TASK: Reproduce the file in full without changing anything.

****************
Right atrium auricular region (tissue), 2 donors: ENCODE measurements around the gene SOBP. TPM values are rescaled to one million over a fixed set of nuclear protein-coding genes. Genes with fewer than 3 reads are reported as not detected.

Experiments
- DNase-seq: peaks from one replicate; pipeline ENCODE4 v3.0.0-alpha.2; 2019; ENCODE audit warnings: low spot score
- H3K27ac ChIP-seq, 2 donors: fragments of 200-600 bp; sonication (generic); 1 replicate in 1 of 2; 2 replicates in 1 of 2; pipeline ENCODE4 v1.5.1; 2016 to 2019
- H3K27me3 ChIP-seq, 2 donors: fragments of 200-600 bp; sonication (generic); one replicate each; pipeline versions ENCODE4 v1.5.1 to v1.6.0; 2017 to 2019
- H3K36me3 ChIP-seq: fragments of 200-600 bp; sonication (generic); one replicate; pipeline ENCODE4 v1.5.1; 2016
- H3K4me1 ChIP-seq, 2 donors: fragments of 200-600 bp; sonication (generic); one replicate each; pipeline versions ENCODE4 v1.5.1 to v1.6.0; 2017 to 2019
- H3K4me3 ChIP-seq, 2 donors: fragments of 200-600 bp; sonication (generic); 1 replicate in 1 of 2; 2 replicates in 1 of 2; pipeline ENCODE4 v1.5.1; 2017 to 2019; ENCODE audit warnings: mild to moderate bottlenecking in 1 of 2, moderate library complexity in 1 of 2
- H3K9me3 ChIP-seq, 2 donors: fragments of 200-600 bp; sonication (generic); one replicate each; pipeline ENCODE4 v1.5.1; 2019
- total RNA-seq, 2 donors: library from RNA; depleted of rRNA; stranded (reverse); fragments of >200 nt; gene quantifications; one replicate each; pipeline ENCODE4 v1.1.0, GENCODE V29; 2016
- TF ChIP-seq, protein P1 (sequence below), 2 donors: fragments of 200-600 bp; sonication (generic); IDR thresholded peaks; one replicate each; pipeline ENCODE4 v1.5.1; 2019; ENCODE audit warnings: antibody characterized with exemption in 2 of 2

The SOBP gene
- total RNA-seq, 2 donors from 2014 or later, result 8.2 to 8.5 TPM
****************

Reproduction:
Right atrium auricular region (tissue), 2 donors: ENCODE measurements around the gene SOBP. TPM values are rescaled to one million over a fixed set of nuclear protein-coding genes. Genes with fewer than 3 reads are reported as not detected.

Experiments
- DNase-seq: peaks from one replicate; pipeline ENCODE4 v3.0.0-alpha.2; 2019; ENCODE audit warnings: low spot score
- H3K27ac ChIP-seq, 2 donors: fragments of 200-600 bp; sonication (generic); 1 replicate in 1 of 2; 2 replicates in 1 of 2; pipeline ENCODE4 v1.5.1; 2016 to 2019
- H3K27me3 ChIP-seq, 2 donors: fragments of 200-600 bp; sonication (generic); one replicate each; pipeline versions ENCODE4 v1.5.1 to v1.6.0; 2017 to 2019
- H3K36me3 ChIP-seq: fragments of 200-600 bp; sonication (generic); one replicate; pipeline ENCODE4 v1.5.1; 2016
- H3K4me1 ChIP-seq, 2 donors: fragments of 200-600 bp; sonication (generic); one replicate each; pipeline versions ENCODE4 v1.5.1 to v1.6.0; 2017 to 2019
- H3K4me3 ChIP-seq, 2 donors: fragments of 200-600 bp; sonication (generic); 1 replicate in 1 of 2; 2 replicates in 1 of 2; pipeline ENCODE4 v1.5.1; 2017 to 2019; ENCODE audit warnings: mild to moderate bottlenecking in 1 of 2, moderate library complexity in 1 of 2
- H3K9me3 ChIP-seq, 2 donors: fragments of 200-600 bp; sonication (generic); one replicate each; pipeline ENCODE4 v1.5.1; 2019
- total RNA-seq, 2 donors: library from RNA; depleted of rRNA; stranded (reverse); fragments of >200 nt; gene quantifications; one replicate each; pipeline ENCODE4 v1.1.0, GENCODE V29; 2016
- TF ChIP-seq, protein P1 (sequence below), 2 donors: fragments of 200-600 bp; sonication (generic); IDR thresholded peaks; one replicate each; pipeline ENCODE4 v1.5.1; 2019; ENCODE audit warnings: antibody characterized with exemption in 2 of 2

The SOBP gene
- total RNA-seq, 2 donors from 2014 or later, result 8.2 to 8.5 TPM